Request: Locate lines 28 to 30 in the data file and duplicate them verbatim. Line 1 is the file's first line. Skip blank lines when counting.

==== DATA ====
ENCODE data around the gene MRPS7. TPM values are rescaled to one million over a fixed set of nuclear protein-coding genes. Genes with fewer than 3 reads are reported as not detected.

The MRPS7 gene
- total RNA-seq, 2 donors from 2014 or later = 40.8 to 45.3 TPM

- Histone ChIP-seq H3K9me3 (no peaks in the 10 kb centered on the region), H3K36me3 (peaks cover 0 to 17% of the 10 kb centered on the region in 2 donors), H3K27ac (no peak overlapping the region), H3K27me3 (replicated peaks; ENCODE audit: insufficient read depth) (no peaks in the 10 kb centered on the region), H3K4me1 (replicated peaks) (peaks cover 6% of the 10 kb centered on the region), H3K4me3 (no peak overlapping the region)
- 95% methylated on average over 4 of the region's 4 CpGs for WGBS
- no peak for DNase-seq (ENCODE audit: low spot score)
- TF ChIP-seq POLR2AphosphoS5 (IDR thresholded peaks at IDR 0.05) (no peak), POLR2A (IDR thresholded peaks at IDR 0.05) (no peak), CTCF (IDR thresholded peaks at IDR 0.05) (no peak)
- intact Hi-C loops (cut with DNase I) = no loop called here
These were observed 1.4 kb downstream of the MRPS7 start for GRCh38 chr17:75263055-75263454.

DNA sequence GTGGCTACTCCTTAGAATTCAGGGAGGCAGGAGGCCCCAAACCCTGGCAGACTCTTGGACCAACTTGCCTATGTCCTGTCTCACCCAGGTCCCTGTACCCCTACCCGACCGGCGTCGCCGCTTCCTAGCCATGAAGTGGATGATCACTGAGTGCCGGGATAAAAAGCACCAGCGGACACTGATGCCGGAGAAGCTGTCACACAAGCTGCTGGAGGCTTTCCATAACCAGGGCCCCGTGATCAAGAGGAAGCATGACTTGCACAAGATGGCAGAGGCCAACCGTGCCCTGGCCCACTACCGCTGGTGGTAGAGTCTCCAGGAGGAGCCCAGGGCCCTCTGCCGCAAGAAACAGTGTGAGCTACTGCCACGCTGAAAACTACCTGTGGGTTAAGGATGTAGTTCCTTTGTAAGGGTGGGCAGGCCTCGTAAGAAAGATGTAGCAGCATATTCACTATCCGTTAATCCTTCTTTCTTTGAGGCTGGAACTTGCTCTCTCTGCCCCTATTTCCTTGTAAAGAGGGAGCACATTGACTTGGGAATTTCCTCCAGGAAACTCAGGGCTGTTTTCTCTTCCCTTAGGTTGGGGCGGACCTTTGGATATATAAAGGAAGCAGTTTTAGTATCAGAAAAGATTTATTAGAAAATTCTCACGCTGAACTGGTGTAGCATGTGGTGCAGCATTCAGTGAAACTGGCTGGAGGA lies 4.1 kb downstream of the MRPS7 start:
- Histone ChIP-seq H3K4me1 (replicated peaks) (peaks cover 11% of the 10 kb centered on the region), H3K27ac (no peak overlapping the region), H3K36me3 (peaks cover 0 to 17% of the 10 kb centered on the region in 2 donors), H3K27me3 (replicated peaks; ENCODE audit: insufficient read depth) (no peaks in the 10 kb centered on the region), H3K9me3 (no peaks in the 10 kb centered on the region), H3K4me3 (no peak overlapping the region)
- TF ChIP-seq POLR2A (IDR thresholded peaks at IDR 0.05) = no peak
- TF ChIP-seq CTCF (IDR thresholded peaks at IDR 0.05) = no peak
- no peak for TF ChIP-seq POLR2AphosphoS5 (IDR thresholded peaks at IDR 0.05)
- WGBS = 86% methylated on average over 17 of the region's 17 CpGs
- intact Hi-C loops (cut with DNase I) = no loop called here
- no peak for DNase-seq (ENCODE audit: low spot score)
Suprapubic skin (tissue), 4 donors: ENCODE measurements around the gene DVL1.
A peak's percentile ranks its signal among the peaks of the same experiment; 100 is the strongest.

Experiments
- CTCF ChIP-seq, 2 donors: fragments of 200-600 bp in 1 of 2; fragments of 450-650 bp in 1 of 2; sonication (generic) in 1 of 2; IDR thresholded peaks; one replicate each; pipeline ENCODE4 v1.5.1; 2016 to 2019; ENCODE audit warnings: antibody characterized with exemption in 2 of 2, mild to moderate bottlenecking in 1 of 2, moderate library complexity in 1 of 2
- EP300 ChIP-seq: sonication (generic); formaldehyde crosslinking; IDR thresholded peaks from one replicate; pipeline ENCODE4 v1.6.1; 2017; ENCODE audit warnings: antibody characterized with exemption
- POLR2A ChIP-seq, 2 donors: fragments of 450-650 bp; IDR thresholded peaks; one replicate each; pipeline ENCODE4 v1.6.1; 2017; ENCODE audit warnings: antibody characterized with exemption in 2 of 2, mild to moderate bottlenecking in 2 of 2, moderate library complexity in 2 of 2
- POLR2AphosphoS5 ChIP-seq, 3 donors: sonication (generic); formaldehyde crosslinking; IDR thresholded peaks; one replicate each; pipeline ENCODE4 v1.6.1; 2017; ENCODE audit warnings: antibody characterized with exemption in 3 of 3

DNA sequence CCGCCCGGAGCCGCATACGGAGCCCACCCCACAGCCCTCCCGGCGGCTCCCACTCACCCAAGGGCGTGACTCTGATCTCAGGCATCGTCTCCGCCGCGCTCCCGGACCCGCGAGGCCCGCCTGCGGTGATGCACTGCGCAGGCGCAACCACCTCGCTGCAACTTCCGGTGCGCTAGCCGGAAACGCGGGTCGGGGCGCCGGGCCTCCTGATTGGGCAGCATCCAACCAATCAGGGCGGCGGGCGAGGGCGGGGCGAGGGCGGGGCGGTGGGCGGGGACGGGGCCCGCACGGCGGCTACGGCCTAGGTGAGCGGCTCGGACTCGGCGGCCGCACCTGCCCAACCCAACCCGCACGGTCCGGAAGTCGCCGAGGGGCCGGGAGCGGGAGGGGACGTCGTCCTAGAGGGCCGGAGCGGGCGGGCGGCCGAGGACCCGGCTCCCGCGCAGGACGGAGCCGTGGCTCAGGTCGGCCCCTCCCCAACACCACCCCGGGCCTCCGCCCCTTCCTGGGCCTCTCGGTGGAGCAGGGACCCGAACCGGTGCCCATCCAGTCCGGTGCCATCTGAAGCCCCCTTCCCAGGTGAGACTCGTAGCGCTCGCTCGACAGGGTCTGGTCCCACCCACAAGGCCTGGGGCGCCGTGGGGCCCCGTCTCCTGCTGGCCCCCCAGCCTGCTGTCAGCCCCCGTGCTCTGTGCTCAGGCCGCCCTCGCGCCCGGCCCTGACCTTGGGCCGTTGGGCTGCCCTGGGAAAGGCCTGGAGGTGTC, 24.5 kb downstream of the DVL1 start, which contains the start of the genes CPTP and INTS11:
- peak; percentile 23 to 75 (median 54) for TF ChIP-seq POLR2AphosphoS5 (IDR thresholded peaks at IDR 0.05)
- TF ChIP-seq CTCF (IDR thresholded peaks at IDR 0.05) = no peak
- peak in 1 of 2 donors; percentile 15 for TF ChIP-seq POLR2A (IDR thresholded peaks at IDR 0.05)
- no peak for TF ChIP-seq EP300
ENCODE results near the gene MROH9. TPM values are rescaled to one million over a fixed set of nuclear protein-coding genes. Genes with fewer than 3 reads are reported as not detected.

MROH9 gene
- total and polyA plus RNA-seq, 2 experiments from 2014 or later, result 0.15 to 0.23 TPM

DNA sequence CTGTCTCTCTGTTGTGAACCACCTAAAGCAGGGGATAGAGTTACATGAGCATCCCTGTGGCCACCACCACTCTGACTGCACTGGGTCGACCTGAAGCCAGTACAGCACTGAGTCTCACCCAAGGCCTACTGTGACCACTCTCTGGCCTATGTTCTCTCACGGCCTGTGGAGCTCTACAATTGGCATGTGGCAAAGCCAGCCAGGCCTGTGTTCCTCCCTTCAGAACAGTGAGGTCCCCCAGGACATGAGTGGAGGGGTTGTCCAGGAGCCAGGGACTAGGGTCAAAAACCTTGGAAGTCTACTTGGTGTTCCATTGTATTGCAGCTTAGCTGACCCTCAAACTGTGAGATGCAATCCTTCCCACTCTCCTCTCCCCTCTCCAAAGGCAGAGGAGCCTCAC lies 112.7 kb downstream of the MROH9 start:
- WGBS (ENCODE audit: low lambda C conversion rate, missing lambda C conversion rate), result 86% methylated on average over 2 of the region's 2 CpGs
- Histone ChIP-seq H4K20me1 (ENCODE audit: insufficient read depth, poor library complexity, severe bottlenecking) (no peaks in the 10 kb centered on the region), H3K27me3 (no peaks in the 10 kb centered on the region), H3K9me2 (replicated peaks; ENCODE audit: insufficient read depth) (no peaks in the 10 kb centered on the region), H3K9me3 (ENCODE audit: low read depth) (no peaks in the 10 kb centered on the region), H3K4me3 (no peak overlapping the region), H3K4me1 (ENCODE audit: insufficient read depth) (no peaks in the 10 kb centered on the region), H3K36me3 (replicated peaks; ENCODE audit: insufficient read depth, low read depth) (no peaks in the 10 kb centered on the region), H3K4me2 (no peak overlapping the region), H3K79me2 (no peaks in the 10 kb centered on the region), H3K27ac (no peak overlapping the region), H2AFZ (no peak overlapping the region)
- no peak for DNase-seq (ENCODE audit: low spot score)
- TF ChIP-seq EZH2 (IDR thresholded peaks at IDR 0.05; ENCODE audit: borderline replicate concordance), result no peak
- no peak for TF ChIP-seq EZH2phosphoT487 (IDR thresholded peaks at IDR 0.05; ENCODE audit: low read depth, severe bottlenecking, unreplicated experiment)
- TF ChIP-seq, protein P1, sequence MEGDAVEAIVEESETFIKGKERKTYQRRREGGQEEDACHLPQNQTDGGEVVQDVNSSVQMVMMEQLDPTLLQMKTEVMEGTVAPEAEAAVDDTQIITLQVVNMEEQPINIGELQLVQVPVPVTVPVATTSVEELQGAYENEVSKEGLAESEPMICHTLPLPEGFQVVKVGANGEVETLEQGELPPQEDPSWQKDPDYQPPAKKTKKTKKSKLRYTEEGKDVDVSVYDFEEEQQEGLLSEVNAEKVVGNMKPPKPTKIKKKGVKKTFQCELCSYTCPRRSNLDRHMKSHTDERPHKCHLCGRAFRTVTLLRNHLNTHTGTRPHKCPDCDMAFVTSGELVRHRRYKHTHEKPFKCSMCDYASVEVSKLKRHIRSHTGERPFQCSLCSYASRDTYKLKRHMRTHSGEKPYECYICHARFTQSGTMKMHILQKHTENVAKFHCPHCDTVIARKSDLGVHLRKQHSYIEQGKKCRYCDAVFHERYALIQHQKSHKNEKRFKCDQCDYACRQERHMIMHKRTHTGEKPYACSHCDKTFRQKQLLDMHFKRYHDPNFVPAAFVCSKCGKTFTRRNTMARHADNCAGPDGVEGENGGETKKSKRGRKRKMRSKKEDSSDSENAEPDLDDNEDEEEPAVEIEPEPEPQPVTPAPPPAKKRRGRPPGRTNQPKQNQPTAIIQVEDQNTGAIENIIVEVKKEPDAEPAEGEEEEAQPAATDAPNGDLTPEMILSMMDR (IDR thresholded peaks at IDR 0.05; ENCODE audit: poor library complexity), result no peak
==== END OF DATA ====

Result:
- peak in 1 of 2 donors; percentile 15 for TF ChIP-seq POLR2A (IDR thresholded peaks at IDR 0.05)
- no peak for TF ChIP-seq EP300
ENCODE results near the gene MROH9. TPM values are rescaled to one million over a fixed set of nuclear protein-coding genes. Genes with fewer than 3 reads are reported as not detected.